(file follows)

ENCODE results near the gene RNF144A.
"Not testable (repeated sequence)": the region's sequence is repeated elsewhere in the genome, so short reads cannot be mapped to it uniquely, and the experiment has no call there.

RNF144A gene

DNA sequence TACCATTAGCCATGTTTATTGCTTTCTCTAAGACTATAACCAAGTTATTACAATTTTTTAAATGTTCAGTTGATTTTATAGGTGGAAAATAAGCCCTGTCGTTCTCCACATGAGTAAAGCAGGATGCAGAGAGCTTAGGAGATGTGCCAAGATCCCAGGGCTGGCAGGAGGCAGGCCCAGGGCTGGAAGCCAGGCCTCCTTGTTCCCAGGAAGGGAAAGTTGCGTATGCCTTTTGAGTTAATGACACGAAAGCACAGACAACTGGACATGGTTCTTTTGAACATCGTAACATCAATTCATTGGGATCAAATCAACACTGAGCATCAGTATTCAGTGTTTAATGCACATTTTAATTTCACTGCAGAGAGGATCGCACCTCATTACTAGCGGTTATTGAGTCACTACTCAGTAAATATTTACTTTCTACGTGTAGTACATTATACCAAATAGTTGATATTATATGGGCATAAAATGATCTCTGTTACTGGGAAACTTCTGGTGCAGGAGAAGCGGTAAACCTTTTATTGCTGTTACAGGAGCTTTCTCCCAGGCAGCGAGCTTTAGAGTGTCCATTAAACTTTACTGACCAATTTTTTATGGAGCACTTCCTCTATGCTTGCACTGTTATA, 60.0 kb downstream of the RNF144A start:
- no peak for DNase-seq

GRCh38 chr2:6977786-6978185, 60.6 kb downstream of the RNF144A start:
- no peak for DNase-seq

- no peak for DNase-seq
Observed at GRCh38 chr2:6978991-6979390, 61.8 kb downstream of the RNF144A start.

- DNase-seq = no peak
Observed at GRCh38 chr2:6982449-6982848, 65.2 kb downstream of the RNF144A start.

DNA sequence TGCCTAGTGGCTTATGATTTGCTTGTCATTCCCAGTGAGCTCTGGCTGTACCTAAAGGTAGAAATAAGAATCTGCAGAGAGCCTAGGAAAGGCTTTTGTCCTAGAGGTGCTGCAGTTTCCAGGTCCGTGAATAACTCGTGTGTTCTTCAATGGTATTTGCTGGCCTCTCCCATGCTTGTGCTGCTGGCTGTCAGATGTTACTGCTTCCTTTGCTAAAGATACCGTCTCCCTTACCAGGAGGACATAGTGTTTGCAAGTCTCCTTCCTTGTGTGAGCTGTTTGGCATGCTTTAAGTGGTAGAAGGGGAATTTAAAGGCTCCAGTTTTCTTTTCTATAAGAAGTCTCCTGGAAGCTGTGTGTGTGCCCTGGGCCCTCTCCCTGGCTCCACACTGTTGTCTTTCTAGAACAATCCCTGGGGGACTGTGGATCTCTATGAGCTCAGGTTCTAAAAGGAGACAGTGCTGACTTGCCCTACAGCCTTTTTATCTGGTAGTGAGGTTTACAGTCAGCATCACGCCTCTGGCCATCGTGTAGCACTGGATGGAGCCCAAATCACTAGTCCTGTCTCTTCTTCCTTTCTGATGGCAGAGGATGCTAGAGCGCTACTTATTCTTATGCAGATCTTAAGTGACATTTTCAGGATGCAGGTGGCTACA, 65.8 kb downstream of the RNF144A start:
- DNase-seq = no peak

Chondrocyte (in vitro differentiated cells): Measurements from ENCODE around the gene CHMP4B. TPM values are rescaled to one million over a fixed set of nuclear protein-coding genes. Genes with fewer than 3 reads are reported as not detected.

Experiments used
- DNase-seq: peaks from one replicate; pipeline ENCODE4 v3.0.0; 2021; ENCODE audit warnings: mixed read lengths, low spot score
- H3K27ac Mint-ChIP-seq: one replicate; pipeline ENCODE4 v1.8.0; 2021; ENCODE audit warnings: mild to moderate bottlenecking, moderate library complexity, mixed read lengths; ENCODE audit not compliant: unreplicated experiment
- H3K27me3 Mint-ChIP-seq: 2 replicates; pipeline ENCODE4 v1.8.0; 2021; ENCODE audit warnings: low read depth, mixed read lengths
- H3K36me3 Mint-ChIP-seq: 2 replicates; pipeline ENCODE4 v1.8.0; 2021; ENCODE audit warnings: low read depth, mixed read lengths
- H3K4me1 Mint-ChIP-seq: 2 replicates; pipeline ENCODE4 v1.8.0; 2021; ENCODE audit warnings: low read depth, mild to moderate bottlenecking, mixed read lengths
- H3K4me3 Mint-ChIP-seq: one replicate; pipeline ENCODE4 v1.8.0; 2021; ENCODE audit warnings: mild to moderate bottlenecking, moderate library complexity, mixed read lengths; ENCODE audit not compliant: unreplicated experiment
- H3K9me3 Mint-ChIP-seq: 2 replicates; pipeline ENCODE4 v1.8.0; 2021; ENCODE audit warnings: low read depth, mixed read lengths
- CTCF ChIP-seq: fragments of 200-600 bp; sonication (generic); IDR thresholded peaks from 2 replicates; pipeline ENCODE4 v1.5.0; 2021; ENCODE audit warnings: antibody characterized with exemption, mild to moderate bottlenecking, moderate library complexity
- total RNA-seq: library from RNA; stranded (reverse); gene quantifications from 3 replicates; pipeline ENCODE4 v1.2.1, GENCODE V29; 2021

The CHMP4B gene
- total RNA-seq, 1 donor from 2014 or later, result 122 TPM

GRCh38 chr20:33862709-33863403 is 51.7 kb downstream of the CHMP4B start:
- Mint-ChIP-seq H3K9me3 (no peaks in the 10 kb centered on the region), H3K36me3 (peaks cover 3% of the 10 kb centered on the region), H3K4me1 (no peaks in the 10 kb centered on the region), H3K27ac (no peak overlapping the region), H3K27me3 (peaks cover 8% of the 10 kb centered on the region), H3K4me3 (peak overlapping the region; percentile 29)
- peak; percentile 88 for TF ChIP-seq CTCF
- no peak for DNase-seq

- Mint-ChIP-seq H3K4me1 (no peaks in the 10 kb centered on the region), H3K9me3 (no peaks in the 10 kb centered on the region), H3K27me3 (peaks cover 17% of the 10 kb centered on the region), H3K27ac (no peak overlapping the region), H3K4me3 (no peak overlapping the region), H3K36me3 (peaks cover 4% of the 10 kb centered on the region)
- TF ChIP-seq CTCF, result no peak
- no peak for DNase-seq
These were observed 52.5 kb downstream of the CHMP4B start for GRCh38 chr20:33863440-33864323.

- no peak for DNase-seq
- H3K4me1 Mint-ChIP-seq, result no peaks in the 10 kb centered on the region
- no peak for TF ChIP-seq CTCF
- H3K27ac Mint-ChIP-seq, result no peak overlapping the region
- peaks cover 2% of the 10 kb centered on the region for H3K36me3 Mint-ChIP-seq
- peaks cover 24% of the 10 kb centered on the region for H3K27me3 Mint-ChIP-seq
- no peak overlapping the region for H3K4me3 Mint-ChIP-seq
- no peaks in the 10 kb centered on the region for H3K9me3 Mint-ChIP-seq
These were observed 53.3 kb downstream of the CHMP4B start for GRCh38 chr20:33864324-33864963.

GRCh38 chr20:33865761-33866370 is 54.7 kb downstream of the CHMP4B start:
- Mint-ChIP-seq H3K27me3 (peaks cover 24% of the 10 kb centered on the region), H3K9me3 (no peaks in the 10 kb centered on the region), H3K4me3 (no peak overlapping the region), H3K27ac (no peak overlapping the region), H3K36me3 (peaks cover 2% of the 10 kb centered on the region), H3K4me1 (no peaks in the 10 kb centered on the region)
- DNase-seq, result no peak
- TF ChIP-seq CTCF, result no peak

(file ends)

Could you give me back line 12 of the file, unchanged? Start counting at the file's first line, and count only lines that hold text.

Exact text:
DNA sequence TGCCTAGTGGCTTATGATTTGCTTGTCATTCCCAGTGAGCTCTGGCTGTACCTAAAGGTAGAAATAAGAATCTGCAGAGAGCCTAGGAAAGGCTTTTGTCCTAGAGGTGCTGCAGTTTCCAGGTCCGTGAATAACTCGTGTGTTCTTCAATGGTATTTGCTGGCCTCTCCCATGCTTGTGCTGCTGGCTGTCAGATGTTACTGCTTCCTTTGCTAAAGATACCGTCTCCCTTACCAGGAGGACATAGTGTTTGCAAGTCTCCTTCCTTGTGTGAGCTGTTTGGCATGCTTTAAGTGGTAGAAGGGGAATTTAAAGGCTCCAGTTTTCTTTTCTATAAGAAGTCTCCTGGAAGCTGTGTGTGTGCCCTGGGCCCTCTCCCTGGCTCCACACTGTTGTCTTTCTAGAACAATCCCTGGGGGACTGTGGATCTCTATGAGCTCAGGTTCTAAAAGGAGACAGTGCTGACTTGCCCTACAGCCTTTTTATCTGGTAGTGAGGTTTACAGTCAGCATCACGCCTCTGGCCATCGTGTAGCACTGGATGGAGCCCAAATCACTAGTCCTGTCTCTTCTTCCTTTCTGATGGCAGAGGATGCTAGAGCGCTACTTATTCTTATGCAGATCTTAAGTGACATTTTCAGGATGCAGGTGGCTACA, 65.8 kb downstream of the RNF144A start: